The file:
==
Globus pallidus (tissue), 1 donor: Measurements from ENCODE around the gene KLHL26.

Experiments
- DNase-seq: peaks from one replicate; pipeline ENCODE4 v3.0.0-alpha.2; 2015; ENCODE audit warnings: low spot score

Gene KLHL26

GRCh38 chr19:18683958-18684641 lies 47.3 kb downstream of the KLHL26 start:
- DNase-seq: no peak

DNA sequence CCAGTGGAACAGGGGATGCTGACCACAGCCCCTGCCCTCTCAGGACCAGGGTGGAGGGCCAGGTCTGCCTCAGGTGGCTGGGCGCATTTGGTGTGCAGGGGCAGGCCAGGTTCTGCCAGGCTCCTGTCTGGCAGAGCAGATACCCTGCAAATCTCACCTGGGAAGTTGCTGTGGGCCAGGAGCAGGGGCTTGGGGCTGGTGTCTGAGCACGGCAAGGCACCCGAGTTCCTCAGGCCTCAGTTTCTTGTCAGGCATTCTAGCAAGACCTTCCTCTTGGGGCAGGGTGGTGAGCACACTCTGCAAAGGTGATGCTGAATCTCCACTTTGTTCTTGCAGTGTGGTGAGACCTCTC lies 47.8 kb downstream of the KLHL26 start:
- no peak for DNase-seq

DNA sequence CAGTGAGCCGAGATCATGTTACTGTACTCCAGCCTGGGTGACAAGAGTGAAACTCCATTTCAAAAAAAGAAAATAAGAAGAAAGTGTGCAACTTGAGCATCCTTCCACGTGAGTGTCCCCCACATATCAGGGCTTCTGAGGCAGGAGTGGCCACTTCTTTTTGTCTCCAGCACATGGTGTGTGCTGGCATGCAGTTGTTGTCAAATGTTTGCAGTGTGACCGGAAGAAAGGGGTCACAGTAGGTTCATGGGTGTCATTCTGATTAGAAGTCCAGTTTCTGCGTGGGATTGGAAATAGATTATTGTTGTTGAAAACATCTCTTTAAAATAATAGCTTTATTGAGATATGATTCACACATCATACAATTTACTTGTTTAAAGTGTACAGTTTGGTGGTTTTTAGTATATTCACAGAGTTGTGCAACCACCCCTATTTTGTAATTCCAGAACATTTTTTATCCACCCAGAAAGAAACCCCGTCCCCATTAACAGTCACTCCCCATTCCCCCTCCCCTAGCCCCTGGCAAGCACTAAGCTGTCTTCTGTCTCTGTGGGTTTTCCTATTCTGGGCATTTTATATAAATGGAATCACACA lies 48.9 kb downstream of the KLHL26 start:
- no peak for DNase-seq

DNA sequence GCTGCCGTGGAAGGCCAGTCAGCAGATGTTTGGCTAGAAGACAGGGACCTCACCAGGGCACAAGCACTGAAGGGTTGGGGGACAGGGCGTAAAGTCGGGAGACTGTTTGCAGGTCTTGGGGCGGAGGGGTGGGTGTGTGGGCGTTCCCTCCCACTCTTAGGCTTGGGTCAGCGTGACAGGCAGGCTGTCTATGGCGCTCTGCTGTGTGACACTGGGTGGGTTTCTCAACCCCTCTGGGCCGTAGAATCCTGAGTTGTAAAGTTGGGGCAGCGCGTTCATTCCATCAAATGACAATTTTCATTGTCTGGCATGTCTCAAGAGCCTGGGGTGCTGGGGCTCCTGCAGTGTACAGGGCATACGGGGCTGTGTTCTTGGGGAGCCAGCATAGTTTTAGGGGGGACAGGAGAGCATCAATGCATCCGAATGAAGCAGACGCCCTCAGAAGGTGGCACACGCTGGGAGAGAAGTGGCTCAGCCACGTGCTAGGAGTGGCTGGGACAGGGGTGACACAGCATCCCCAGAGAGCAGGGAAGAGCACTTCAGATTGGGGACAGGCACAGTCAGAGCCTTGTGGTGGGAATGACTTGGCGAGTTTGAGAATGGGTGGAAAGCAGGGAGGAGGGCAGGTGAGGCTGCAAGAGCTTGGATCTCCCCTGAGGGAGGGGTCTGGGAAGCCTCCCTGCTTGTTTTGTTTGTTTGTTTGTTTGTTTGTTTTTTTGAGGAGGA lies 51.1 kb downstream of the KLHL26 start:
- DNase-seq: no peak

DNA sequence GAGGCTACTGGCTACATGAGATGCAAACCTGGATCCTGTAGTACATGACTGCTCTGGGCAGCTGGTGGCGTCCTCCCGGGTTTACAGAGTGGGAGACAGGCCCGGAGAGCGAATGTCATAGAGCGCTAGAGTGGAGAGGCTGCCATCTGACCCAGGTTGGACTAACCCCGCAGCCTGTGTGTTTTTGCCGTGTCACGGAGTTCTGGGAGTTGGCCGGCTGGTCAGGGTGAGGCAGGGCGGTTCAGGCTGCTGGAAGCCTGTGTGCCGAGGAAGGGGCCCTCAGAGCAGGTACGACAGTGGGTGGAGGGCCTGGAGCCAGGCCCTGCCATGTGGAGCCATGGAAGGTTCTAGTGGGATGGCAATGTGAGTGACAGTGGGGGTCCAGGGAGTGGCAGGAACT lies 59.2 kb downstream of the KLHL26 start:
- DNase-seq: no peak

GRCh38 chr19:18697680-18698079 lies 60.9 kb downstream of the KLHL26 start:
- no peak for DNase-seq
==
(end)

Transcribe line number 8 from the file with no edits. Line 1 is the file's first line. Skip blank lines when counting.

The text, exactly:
- no peak for DNase-seq